His testimony is that his wife told him about it, and "asked" him to see counsel.
It is obvious that for more than one reason plaintiff ought not succeed. He testified that his wife had charge of the office and was office manager, "kept the books of the Hygienic Sanitation Company and done office work in general"; "had charge of the finances of the business"; hired important employes; deposited checks, made out the payroll, paid "the help" and the bills when plaintiff was away. In addition, there was his written authority to deal with the company's account at the Corn Exchange National Bank.
He testified he was out on the street almost all the time. Among other statements, he said, "I was running all over the East, I was in Harrisburg, Altoona, Baltimore, Washington, sometimes I wouldn't be home but one day in a week."
The learned trial judge was justified in concluding that if plaintiff did not know about the account prior to the attachment he knew of it then and that his subsequent conduct constituted ratification of what had preceded and authorized what followed. When Mrs. Brehm opened the account she did so for the purposes of the business which plaintiff claimed to be his; it was opened in the name in which he was doing business and by one who, as he testified, "had charge of the finances of the business." The account was used for the purposes of that business. It was in the same name in which the earlier savings account in defendant bank had been opened and was still active. Having purported to act for the account of Hygienic Sanitation Company, the objection to ratification, that Brehm could not subsequently affirm and ratify something not originally done on his account, must be rejected. On the inference of agency in cases of husband and wife, see Sidle v. Kaufman, 345 Pa. 549, 29 A.2d 77.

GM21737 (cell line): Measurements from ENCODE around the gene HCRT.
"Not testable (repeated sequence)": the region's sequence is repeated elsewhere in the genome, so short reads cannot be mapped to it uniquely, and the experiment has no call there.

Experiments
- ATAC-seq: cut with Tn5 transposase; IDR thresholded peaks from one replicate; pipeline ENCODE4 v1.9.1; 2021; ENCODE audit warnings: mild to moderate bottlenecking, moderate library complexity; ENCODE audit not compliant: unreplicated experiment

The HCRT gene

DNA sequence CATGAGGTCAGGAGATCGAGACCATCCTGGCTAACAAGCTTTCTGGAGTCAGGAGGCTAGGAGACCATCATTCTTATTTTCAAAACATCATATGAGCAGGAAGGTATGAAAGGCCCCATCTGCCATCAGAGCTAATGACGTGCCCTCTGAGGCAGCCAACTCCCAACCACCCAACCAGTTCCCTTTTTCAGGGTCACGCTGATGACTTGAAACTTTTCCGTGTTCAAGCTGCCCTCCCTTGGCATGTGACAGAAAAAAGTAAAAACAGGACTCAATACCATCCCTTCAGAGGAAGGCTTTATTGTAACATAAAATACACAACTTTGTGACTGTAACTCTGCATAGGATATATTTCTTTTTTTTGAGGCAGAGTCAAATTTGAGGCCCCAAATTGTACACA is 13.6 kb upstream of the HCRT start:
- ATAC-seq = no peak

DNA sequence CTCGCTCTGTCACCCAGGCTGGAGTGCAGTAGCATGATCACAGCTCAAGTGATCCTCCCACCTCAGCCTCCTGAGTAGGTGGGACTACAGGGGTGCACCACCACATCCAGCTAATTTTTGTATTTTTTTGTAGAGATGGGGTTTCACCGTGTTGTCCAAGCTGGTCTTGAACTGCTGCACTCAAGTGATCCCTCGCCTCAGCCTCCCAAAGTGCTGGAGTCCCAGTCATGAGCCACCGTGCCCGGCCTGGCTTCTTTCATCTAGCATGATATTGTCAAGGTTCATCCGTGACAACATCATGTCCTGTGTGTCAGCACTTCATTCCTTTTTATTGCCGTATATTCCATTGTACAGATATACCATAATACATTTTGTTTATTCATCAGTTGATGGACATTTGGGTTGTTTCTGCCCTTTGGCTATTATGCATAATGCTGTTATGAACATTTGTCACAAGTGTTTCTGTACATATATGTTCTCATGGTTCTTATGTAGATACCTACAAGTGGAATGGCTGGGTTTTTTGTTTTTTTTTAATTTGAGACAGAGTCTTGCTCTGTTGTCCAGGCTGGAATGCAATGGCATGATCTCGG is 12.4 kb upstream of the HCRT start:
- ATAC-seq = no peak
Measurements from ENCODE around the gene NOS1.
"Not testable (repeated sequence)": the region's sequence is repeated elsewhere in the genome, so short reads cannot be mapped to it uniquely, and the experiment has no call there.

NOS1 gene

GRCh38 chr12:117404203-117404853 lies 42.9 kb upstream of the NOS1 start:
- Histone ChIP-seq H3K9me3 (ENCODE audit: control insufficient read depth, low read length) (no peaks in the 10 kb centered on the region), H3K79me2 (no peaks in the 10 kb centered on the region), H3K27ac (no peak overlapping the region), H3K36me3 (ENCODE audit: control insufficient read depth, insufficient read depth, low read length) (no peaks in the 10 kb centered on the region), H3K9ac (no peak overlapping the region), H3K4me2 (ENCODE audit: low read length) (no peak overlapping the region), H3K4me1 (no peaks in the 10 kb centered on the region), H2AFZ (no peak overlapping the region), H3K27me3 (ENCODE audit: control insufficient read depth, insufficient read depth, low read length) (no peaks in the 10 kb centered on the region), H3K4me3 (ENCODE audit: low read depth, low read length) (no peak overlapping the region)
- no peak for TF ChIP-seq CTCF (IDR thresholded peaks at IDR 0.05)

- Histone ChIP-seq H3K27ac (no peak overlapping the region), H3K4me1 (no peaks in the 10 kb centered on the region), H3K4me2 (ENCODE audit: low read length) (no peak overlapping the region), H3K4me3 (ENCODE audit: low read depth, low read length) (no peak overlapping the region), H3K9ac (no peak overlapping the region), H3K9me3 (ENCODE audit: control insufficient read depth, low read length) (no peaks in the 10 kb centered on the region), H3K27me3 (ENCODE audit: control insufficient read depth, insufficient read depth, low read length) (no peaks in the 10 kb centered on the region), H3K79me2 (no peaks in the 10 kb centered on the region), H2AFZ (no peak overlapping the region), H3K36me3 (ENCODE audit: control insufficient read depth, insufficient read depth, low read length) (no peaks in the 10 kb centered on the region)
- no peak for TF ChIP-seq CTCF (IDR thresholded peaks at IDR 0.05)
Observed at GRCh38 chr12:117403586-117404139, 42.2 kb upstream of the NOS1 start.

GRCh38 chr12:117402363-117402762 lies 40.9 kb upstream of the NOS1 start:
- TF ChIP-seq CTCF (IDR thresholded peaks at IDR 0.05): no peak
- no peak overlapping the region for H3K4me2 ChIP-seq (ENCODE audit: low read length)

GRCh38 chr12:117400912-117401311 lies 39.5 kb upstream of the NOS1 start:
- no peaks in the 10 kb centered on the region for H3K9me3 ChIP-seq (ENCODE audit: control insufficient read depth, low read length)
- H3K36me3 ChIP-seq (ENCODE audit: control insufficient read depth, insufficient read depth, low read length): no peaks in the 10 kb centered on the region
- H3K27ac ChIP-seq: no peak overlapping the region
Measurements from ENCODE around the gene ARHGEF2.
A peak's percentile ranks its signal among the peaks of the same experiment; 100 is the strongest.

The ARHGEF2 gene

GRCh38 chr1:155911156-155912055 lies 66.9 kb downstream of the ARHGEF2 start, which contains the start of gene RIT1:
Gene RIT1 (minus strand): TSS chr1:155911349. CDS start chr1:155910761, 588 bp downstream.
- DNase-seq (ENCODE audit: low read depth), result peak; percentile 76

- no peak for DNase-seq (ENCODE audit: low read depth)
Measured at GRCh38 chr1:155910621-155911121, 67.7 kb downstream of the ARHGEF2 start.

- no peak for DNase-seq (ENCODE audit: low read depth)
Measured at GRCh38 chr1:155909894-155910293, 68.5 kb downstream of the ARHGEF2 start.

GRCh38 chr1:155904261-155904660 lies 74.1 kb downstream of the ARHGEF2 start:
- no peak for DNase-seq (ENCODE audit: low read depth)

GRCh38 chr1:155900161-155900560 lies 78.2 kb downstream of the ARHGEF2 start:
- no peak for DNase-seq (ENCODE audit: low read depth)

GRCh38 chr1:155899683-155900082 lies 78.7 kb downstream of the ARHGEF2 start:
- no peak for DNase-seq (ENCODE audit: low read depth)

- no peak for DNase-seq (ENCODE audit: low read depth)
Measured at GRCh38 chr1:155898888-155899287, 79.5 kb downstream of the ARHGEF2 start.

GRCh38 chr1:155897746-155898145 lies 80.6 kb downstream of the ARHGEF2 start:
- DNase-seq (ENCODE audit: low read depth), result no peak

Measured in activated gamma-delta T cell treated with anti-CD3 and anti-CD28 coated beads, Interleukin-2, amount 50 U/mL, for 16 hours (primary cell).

Some of the deposits were in cash and others were said to be by checks drawn to the order of the Hygienic Sanitation Company endorsed for deposit in that account. Appellant's suggestion that the endorsements were forged and that forgery cannot be ratified, is not applicable to the facts shown. It clearly appears, we think, that Mrs. Brehm was authorized by her husband to act for him; the authorized endorsements were not forged; he testified that part of her duty was to deposit checks; we need therefore not consider defendant's point that none of the checks was produced, a point considered in Interstate Hosiery Mills, Inc. v. First Nat'l Bank, 139 Pa. Super. 181, 11 A.2d 537.
The contention that there was such dispute in the evidence on the subject as to require its submission to the jury is without foundation. Plaintiff's petition for the rule to open the judgment, sworn to by him, is conclusive against him; the bank account was his: Hess v. Vinton Colliery Co., 255 Pa. 78, 87, 99 A. 218; 4 Wigmore, Evidence (3d ed. 1940) section 1066. It is immaterial that he says he did not read the petition; he had opportunity to read it and was bound by the statement of fact on which he asked the court to act. He did not then repudiate what had been done by his wife for the account of the Hygienic Sanitation Company; he allowed the relation with the bank to continue and accepted the benefits resulting from the continued relation. After that date the aggregate of the deposits made was $15,410.35. It was the duty of the learned judge to deal with the matter as one of law: compare Moerke v. Peterson Motors, Inc., 92 Pa. Super. 210. The situation is precisely what it would have been if plaintiff had himself opened the account.
Compare Greenfield's Estate, 14 Pa. 489; O'Rielly v. Reading Trust Co., 262 Pa. 337, 343, 344, 105 A. 542; Ralston v. Phila. Rapid Transit (No. 1), 267 Pa. 257, 264, 110 A. 329; Tribulas v. Continental Equit. Title Trust Co., 331 Pa. 283, 291, 200 A. 659; Roney v. Clearfield Co. Grange Ins. Co., 332 Pa. 447, 453, 3 A.2d 365.
It is unnecessary to consider other defenses relied on by defendant.